BY MOHAN VADAYAR
THREE days of continuous rains soaked Sharjah and other parts of the UAE as the emirate recorded 11.6 mm rain in the last 24 hours, with the temperature dropping to 23 degrees Celsius.
With summer round the corner, the region is said to be receiving "an extended monsoon" from the Indian sub-continent across the Arabian Sea.
The highest rainfall received by Sharjah in March was in 1982 156 mm of rain. There are recorded continuous rains for more than 24 hours in previous years too, according to Sharjah airport Met office. Only the intensity varied.
There were rains even in the summer days of June.
The hilly regions in the UAE are still bracing for another onslaught of rains and flash floods in the next couple of days.
Flash floods may endanger the lives of drivers in low-lying and vulnerable mountain regions of the UAE as torrential rains pose potential threat in the upcoming days, weather experts said.
The unsettled weather is expected to continue till Tuesday and heavy rains are expected all over the UAE.
There was hailstorm in Sharjah early morning on Saturday. The sudden drop in atmospheric temperature has caused the formation of ice cubes in the clouds, experts said.
Delighted youngsters went out to collect the ice cubes falling from the sky at the early moments of the day when the sky poured out at 2.30 am on Saturday.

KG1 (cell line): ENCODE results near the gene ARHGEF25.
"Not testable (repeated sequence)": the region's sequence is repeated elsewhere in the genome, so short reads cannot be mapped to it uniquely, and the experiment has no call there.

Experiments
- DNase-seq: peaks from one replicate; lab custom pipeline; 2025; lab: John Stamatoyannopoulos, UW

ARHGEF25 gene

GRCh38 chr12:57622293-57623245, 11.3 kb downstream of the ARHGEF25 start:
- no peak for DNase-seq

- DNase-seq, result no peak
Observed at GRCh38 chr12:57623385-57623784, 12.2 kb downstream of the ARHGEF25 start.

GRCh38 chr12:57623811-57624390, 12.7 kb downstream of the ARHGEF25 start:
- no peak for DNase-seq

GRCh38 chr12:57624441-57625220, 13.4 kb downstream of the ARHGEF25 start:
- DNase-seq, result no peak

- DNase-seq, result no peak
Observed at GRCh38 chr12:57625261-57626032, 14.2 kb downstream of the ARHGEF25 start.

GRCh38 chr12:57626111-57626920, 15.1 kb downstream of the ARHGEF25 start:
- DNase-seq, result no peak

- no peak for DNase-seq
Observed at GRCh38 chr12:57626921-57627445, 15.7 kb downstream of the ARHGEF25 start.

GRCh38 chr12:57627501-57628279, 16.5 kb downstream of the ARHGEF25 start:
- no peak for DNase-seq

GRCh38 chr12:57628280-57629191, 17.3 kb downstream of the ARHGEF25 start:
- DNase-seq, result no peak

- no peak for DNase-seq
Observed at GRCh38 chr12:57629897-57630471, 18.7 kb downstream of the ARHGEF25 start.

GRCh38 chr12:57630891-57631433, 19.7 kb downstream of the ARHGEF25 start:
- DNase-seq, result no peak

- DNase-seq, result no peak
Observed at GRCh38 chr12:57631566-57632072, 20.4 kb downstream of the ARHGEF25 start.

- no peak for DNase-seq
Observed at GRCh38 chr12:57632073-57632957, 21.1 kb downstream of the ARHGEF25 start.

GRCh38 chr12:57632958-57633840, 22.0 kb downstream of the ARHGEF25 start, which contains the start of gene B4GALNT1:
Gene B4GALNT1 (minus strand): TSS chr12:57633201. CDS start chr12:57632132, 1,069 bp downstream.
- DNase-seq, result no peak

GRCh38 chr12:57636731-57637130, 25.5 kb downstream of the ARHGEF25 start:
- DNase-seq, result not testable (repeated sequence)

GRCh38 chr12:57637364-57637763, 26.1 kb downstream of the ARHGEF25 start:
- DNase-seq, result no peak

The National Centre of Meteorology and Seismology, linking the freak weather to a low-pressure trough over the Gulf, has advised motorists and fishermen to be cautious. More rain, sand storms and rough seas are expected all over the region.
People planning an outing during the weekend should take precautions and check for weather updates from the Met department before venturing out. Met office sources have asked beachgoers to stay away from the sea.
A marine warning had been issued as the strong winds with thunderstorms can cause waves rise up to 14 feet. The warning was issued till Tuesday.
The low pressure formed over Saudi Arabia and the still lingering cold wave in the northern parts of Europe are said to be the reasons for the current atmospheric conditions in this part of the world.
A mix of high pressure from the Arabian Sea and low pressure from the north caused the formation rain clouds over the peninsula, causing inclement weather in the region.
Thunderstorm and rain are forecast in the main land while the mountainous regions of Khor Fakkan and Fujairah received moderate rains since Monday.
The hot south-easterly wind is now clashing with the cooler, but weaker north-easterly Shamal. The entire week, therefore, will witness turbulent weather over the region. The sea will be rough making seafaring difficult and warning signals have been issued to seafarers and airports.